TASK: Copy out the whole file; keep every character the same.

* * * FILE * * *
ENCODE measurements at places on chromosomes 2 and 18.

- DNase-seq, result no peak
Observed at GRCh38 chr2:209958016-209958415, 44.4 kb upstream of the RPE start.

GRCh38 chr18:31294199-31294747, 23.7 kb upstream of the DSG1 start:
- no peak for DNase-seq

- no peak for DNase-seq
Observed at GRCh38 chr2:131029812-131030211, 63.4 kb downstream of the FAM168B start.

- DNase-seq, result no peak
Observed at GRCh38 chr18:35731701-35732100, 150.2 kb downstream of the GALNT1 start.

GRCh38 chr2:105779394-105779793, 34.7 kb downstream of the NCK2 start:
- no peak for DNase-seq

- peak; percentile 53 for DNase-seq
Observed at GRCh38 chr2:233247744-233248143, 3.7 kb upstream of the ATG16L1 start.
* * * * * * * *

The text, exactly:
ENCODE measurements at places on chromosomes 2 and 18.

- DNase-seq, result no peak
Observed at GRCh38 chr2:209958016-209958415, 44.4 kb upstream of the RPE start.

GRCh38 chr18:31294199-31294747, 23.7 kb upstream of the DSG1 start:
- no peak for DNase-seq

- no peak for DNase-seq
Observed at GRCh38 chr2:131029812-131030211, 63.4 kb downstream of the FAM168B start.

- DNase-seq, result no peak
Observed at GRCh38 chr18:35731701-35732100, 150.2 kb downstream of the GALNT1 start.

GRCh38 chr2:105779394-105779793, 34.7 kb downstream of the NCK2 start:
- no peak for DNase-seq

- peak; percentile 53 for DNase-seq
Observed at GRCh38 chr2:233247744-233248143, 3.7 kb upstream of the ATG16L1 start.